Derek Rush says a drive to look for challenging experiences drove him to join the U.S. Marine Corps and the Peace Corps.

PMG PHOTO: JAIME VALDEZ - Deputy Derek Rush spent more than two years in Senegal working on public health initiatives with the Peace Corps.Taking steps to challenge oneself is a great way to gain experiences that allow someone to better help others in difficult situations — at least, that's what Derek Rush believes.

Rush, a deputy with the Washington County Sheriff's Office and staff sergeant in the U.S. Marine Corps Reserves, says he has always been looking for new ways to test his ability to learn and overcome hardship.

It's what motivated him to join the Marine Corps, he said.

It's also what made him request to move to temporarily inactive service status in order to join the Peace Corps.

While he was studying at Oregon State University, Rush, a combat engineer, was hoping his unit would have the opportunity to deploy.

But the drawdown of troops in Iraq in the early 2010s was increasing, and deployments for Marine Corps reservists were decreasing, Rush said.

It wasn't looking likely he would be able to deploy, but he was itching for a challenge and a dramatically different experience.

"I knew I wanted to get overseas, and I wanted to test myself and see how far I could go," Rush said.

After graduating, he joined the Peace Corps and spent more than two years in Senegal working on public health initiatives in small, rural villages.

Rush, who grew up in Portland, says the experience was the challenge he was looking for.

He was placed in a village about 20 miles away from any paved road, where the residents mostly spoke a local tribal language instead of French, the West African country's official language, and lived with a host family in a mud hut, he said.

PMG PHOTO: JAIME VALDEZ - Deputy Derek Rush, who serves Cornelius for the Washington County Sheriff's Office, says a constant drive to seek out challenging experiences motivated him to join the U.S. Marine Corps and the Peace Corps."It's very mentally taxing, because you're the only American in your village," Rush said, who went by the name Abdul-Rakman Njaiye while there. "There's this huge culture shock."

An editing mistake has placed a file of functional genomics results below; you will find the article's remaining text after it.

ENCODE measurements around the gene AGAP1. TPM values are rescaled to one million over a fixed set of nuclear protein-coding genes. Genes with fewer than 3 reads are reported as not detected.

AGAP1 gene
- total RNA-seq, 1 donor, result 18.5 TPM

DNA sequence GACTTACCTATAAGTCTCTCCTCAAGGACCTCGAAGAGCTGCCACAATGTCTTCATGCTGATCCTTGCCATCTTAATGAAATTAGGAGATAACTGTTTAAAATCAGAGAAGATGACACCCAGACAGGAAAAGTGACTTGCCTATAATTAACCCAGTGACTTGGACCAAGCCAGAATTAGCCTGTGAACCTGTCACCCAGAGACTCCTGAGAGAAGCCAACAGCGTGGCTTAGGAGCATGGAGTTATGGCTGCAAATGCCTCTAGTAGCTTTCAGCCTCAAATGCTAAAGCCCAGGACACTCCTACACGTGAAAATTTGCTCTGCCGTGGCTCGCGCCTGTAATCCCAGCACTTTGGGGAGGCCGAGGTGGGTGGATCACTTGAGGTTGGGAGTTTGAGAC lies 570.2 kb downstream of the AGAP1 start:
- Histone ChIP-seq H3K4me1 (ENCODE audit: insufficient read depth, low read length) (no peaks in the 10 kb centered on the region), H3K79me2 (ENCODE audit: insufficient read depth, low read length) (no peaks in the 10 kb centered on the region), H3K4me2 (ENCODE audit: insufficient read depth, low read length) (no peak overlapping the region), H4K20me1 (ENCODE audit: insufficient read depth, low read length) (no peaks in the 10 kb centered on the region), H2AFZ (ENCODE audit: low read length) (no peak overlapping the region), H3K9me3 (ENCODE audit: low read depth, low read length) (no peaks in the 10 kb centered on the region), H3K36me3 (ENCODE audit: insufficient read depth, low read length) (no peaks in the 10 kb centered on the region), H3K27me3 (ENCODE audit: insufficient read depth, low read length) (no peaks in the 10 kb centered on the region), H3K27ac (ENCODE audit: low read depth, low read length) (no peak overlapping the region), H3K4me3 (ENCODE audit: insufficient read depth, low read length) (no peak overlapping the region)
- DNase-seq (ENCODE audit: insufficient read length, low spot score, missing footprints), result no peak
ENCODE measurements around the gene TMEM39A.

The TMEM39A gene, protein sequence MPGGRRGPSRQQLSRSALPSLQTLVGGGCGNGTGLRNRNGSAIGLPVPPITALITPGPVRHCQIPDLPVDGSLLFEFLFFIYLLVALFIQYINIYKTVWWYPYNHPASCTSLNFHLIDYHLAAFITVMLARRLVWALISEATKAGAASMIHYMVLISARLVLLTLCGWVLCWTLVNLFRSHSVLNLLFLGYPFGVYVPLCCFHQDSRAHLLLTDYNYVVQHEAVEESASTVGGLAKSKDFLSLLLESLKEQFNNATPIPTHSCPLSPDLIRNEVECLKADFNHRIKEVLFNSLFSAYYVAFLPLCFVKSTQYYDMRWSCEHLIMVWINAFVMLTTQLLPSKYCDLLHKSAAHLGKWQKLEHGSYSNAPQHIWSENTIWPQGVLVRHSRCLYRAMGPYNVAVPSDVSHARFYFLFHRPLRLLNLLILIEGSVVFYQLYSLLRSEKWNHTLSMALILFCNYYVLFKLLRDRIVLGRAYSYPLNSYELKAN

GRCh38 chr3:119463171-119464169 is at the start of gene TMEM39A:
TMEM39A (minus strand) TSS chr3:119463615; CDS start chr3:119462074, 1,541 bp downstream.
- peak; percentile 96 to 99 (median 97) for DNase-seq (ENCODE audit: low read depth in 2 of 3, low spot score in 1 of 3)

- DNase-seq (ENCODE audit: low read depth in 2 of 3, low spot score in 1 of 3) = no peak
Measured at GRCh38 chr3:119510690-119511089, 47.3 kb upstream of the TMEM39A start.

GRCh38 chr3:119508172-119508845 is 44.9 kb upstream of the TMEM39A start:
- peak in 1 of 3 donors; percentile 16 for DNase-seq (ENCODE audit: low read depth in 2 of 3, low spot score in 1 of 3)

Rush worked to improve hygienic conditions by building latrines because some villages without sewage systems were getting sick, he said.

With a dry season that often left subsistence farming families able to eat one meal per day, he also helped fight malnutrition in the area, he said.

Rush would travel to villages and help educate residents about what resources were available to provide food aid, including at a facility run by the United Nations that would give severely malnourished children fortified peanut butter packets.

"One of the things that I come out of it with is just a much greater empathy for other people," he said.

Rush added that what he learned from the experience helps him in his current work serving Cornelius with the Sheriff's Office.

He brings that greater sense of empathy to interactions he has while on duty, allowing him to consider the reasons behind someone's actions or statements without excessive judgment, he said.

"Someone with a mental illness, for example," Rush said. "It's not uncommon, unfortunately. If they're having a delusion, the key isn't to break down their delusion. I'm not a psychologist. Maybe they don't have a feeling of security. What they're feeling is real to them. What I say to them is, 'What can we do right now to put you in a situation where you can at least feel safe?'"

Rush says he's still hoping to be deployed overseas with the Marine Corps, adding that he'll jump at the first opportunity.

For now, he says he'll focus on helping his community.

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